Header Bar Graphic
Space Image and IconSpace HeaderKids Image
Spacer Space IconHomepage ButtonWhat is NASA Quest ButtonSpacerCalendar of Events ButtonWhat is an Event ButtonHow do I Participate ButtonSpacerBios and Journals ButtonSpacerPics, Flicks and Facts ButtonArchived Events ButtonQ and A ButtonNews ButtonSpacerEducators and Parents ButtonSpacer
Highlight Graphic
Sitemap ButtonSearch ButtonContact Button

Finding Jupiter's Moons

image of  the orbit of Jupiter's moons at 12 hours

moons orbit4 hours Jupiter has 4 large moons which can be seen witha binoculars (and even with the naked eye if the night is just right).
The KAO observes Jupiter and its moons during the daytime on October 12, 1995. The astronomer operating telescope will be able to see Jupiter through the telescope, but maybe not the moons. The IR detector, however, wll 'see' the moons in infrared where they are brighter than the surrounding sky.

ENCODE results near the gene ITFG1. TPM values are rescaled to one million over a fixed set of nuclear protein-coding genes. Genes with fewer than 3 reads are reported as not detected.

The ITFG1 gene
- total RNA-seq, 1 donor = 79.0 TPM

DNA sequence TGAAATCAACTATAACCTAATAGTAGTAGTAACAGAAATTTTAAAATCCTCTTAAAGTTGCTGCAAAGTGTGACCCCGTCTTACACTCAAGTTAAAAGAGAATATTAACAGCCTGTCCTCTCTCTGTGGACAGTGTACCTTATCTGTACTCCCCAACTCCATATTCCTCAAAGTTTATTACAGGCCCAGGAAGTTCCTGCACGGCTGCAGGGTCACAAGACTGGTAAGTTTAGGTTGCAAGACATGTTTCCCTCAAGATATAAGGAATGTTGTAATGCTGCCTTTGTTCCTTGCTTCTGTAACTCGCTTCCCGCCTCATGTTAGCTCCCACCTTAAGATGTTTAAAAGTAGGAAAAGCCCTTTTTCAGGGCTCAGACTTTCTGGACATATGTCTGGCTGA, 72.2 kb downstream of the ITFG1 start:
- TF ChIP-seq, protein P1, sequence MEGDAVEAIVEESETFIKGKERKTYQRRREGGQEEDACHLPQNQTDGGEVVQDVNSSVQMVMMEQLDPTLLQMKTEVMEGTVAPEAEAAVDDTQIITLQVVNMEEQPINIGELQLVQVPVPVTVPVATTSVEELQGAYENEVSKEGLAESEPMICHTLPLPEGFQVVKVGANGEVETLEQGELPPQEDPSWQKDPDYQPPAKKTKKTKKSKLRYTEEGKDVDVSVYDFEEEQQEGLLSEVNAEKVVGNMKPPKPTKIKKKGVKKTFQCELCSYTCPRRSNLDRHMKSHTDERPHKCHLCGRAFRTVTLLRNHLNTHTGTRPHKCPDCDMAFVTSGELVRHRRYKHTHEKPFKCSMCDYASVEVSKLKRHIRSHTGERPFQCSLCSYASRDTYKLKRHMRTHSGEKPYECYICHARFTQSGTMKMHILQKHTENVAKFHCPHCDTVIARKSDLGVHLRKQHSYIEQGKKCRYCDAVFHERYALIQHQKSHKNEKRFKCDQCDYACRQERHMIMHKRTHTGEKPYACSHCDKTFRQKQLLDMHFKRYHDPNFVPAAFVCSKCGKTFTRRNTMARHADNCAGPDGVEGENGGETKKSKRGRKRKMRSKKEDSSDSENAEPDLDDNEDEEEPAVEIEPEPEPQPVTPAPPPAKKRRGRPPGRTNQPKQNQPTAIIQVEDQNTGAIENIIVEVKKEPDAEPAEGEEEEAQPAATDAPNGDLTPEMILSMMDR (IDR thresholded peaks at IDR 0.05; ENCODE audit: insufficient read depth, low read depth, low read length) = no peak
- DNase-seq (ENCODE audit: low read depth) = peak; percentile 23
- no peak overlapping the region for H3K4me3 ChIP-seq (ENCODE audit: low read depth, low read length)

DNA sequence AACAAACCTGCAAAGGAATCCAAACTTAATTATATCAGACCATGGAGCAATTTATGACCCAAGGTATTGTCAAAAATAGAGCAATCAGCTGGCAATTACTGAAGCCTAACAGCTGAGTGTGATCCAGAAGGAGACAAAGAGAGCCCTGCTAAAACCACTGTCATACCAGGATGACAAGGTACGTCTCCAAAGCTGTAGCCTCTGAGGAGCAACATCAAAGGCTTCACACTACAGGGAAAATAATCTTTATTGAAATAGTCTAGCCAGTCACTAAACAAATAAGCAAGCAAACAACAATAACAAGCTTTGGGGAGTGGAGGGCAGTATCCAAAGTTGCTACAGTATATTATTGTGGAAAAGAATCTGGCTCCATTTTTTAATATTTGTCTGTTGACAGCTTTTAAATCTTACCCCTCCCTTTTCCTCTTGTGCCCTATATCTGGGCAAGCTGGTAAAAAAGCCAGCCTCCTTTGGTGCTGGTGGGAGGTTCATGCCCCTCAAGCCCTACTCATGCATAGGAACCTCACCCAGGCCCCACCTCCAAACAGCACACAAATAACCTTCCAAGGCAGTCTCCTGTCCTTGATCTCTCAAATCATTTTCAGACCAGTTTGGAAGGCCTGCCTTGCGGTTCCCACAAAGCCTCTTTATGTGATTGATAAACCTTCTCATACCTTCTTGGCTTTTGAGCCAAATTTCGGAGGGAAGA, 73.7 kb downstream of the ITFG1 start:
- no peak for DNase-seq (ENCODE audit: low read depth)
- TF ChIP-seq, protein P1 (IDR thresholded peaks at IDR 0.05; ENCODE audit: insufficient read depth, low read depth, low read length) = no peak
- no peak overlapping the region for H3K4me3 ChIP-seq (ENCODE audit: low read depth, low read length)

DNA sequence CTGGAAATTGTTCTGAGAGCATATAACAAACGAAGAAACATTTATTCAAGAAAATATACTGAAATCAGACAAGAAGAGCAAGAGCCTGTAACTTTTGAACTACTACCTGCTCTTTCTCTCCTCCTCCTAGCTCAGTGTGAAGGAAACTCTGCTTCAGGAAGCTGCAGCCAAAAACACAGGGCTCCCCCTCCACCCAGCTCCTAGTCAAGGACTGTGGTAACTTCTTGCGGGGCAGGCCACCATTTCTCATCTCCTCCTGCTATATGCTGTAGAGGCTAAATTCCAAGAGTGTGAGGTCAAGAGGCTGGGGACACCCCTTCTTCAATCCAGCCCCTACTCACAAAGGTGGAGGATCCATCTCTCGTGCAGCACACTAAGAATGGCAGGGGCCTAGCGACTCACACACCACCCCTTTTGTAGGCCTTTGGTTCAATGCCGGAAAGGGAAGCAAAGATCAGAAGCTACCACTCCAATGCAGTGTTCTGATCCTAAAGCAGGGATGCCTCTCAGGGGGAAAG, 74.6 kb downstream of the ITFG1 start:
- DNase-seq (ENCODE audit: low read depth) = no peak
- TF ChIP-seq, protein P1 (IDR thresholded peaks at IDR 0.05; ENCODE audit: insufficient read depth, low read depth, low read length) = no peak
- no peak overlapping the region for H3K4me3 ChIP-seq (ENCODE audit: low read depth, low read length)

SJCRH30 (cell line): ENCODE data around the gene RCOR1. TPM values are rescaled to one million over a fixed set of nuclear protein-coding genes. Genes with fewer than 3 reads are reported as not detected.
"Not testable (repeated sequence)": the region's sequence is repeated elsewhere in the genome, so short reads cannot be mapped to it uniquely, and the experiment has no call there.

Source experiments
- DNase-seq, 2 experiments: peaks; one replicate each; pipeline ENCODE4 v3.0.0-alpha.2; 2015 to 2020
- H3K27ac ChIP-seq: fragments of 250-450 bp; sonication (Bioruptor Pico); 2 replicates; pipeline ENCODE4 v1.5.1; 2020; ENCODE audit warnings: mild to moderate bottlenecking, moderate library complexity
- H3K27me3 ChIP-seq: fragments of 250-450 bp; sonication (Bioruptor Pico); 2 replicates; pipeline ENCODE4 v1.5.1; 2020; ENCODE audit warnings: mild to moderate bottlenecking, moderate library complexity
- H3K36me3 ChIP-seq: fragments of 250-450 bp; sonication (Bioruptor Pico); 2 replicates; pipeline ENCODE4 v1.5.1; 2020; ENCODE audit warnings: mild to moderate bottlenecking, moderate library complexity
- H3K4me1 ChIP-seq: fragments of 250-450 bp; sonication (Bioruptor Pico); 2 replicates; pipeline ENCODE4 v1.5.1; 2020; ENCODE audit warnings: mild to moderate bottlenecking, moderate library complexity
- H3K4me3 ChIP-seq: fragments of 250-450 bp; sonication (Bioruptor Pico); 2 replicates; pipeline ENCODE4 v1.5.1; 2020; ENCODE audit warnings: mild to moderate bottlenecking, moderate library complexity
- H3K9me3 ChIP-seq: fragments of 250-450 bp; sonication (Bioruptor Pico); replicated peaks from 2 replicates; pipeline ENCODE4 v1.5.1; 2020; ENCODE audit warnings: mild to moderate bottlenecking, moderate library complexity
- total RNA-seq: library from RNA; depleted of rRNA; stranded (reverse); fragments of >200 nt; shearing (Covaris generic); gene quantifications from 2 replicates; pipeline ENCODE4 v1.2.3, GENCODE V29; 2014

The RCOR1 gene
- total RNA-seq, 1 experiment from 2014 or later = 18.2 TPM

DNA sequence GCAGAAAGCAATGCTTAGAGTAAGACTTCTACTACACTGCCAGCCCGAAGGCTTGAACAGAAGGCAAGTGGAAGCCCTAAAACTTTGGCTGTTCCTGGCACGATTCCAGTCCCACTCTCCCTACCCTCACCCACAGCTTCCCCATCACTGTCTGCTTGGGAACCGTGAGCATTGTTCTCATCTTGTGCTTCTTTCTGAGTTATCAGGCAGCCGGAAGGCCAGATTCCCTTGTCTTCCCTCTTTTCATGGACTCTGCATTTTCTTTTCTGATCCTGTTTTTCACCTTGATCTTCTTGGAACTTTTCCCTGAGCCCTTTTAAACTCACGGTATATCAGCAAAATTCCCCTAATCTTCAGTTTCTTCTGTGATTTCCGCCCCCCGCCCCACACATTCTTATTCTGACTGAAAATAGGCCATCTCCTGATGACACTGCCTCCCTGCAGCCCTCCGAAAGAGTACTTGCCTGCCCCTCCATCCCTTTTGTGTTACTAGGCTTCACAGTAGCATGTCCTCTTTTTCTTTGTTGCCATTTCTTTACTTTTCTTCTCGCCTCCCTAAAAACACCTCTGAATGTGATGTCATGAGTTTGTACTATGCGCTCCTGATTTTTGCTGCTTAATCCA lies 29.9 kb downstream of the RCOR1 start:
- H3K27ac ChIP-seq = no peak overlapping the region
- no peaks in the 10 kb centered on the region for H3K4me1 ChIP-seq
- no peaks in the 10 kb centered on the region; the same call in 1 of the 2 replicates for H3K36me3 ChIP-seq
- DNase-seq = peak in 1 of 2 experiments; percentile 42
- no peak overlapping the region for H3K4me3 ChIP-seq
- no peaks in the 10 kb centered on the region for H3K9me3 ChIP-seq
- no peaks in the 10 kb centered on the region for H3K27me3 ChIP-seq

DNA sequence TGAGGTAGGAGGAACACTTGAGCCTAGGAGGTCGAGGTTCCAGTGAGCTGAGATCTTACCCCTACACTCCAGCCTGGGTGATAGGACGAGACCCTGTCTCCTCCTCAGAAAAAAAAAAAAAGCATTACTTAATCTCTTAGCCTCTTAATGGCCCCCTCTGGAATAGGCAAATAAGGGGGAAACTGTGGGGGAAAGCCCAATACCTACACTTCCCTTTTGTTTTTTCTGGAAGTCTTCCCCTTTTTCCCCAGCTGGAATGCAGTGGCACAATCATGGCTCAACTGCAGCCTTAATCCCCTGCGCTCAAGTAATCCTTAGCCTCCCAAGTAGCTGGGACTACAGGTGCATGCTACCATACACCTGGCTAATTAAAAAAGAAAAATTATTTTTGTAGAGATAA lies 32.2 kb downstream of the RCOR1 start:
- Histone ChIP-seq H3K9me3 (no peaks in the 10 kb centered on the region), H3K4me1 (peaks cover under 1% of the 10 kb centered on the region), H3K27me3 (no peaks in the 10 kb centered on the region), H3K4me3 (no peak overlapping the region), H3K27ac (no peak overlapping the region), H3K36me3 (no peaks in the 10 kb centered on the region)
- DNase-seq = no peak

The order of moons outward from Jupiter is Io, Europa, Ganymede, and Callisto.

These moons are in constant orbital motion around Jupiter --each moving at its own speed based upon its distance from Jupiter. (i) and (ii) show the locations of the moons before -and after the KAO flight.
orbits at 20 hours The KAO begins observing Jupiter's moons -around 16:00 hrs--4 p.m. EDT on October 12, 1995. On figure (iii), draw where the moons will be at 16:00. EDT (20 hr. UT) just before the observing run begins. (HINT)-. This time is halfway between where the moons were at 12 hr. UT on Oct 12 and where they will be at 4 hr. UT Oct 13)

  • Which moons will be to the West of jupiter?

  • Which moons will be to the East of jupiter? *

  • What happens to lo at midnight on Oct. 12th, as seen from Earth?

*Please note how KAO's detector changes the normal placement of East and West. This is routine for astronomers.



Footer Bar Graphic
SpacerSpace IconAerospace IconAstrobiology IconWomen of NASA IconSpacer
Footer Info